Just look at Ukraine. Though the Orange Revolution is said to have failed and Viktor Yanukovych, the Kremlin’s man, has been elected president, it looks as though Ukraine will continue consolidating its independence. Russia can influence Kiev’s policies, but has had to give up on the idea of emasculating Ukraine’s sense of statehood and identity.
The same soft-power deficit can be seen in China. The country’s much-noted economic progress has been accompanied by a steady investment in its cultural and diplomatic work globally, especially in the developing world. This growth has been apparent in Southeast Asia. But while “soft” power may have been the talk of China’s recent National People’s Congress — the country’s top legislative body – it is hard to spot adherents of China’s model beyond the kleptocratic elites of resource-rich countries.
The Chinese governmental mouthpiece, China News Daily, lists Beijing’s efforts to show its softer side, highlighting the search and rescue teams it sent to earthquake-hit Haiti and Chile. “The activities”, the paper says with a straight face, “have enhanced worldwide countries’ recognition of China”. But with China widely blamed for the failure of COP 15 and Chinese premier Wen Jiabao taking to the airwaves to explain his version of events, even the Communist elite appears to be concerned about China’s worldwide reputation. Zimbabwe’s Robert Mugabe may now look to China for a model of how to grow economically without relinquishing control – but nobody would mistake this for long-term influence.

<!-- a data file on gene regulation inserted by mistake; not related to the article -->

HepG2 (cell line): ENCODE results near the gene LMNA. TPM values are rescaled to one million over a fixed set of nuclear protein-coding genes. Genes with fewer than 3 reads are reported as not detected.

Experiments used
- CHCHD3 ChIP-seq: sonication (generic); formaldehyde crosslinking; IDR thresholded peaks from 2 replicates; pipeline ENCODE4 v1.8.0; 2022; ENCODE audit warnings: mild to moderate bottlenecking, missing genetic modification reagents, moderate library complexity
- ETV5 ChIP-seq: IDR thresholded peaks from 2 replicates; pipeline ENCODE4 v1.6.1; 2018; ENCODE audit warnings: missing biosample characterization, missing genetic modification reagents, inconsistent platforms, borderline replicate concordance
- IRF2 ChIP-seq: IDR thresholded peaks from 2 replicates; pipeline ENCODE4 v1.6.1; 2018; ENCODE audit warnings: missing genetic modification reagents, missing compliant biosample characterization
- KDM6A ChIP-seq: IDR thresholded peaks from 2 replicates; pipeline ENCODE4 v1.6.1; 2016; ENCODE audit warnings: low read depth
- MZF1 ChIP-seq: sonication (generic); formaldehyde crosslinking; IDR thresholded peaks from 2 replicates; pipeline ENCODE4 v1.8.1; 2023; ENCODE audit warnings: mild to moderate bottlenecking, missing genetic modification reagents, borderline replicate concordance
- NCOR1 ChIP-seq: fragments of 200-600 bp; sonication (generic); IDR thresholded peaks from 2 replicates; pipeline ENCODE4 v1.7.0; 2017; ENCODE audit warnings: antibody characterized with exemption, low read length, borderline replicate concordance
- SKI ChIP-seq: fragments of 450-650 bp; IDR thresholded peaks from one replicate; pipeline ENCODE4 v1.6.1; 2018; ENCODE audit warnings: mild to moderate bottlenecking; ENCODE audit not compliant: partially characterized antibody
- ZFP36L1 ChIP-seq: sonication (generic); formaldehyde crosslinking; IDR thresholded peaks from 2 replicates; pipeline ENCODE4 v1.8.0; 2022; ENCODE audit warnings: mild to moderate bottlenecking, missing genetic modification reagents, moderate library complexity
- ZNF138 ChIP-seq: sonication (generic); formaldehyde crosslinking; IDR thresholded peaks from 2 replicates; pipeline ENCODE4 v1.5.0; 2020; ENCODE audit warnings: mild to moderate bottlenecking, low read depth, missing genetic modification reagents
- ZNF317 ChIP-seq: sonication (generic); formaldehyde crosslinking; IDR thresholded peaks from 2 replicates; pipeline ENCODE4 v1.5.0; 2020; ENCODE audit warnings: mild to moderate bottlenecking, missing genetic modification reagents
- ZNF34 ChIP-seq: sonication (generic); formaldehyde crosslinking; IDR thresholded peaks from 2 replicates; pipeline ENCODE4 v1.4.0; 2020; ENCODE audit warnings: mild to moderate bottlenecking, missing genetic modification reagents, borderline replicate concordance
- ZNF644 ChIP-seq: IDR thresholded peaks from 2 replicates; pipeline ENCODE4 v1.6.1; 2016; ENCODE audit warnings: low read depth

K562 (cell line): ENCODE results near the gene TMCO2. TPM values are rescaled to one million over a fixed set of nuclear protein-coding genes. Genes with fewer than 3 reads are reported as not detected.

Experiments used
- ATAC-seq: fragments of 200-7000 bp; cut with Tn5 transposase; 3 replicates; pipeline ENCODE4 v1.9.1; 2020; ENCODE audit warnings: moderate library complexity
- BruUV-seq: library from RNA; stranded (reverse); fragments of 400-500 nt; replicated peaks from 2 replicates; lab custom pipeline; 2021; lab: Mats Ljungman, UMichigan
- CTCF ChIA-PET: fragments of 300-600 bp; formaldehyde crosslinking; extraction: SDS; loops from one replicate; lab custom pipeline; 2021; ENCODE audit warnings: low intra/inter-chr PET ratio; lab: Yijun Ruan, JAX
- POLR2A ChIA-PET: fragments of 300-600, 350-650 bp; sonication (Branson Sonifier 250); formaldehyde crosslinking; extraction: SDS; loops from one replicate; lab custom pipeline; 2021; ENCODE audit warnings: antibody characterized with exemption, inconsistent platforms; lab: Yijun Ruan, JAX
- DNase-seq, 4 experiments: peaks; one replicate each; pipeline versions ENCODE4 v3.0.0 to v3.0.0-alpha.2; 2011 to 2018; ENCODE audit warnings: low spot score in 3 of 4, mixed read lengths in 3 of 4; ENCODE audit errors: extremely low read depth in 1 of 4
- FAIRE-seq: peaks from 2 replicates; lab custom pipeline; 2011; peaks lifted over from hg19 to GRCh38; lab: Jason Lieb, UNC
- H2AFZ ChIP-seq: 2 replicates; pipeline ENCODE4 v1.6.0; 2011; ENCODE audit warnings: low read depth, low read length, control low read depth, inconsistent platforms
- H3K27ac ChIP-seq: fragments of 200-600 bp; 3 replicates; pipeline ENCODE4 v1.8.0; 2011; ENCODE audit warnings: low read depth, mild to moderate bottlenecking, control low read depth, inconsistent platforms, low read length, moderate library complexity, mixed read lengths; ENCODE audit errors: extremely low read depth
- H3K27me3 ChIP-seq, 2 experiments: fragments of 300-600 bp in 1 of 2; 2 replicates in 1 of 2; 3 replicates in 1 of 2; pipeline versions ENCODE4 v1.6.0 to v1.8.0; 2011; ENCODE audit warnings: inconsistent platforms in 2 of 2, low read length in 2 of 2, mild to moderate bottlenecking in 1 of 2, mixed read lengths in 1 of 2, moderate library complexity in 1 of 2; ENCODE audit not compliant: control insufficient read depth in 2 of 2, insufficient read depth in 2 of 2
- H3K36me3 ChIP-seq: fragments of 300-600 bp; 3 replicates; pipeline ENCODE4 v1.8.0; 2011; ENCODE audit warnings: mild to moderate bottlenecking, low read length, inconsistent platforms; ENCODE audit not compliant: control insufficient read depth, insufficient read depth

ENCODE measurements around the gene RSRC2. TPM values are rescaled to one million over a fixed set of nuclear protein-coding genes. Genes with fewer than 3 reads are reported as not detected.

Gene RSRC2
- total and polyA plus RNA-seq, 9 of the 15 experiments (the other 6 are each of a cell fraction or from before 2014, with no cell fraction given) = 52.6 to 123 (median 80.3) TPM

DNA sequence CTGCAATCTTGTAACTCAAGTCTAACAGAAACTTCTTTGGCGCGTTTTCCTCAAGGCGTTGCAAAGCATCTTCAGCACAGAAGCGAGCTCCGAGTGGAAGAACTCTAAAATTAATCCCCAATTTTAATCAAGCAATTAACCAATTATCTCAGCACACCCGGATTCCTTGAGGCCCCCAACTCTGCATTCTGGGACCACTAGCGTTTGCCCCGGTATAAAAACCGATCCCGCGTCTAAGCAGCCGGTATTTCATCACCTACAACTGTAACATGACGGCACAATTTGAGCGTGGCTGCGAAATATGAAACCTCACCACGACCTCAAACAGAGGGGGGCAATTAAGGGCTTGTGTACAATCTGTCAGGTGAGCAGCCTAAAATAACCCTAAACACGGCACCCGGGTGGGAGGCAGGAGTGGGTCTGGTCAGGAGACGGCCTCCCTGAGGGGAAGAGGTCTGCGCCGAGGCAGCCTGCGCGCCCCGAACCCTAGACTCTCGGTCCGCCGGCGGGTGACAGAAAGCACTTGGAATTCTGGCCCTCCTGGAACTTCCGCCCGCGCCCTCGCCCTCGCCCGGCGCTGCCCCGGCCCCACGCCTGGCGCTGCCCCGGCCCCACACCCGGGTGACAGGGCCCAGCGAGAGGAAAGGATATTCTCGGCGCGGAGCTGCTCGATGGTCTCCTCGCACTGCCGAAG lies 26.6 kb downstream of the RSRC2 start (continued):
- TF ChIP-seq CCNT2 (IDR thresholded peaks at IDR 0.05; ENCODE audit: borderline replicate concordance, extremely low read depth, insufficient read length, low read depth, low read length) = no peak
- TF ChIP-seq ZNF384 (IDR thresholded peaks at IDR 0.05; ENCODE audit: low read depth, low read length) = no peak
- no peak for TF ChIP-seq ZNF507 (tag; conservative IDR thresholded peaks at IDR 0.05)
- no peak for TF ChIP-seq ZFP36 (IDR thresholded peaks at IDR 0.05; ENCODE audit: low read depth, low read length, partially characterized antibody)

Yet could there be more to the “soft” power of authoritarian states than it is comfortable to admit? After all, the US is increasingly unpopular, despite President Obama’s popularity, and Europe is viewed as weak and endlessly focused on internal politicking. China and Russia can now offer not only investment and defence relations, but relationships based on dignity and respect. These philosophical underpinnings may not have the global reach of US popular culture, but they play a key role in their respective regions.
Sure, Russia has a range of new consumer products, a popular culture, a film industry, rock music, novels and a proud artistic tradition. But the softest of Russia’s power may be the most difficult to translate and for outsiders to understand: the appeal of the Orthodox concept of sobornost, salvation through community rather than through individuals.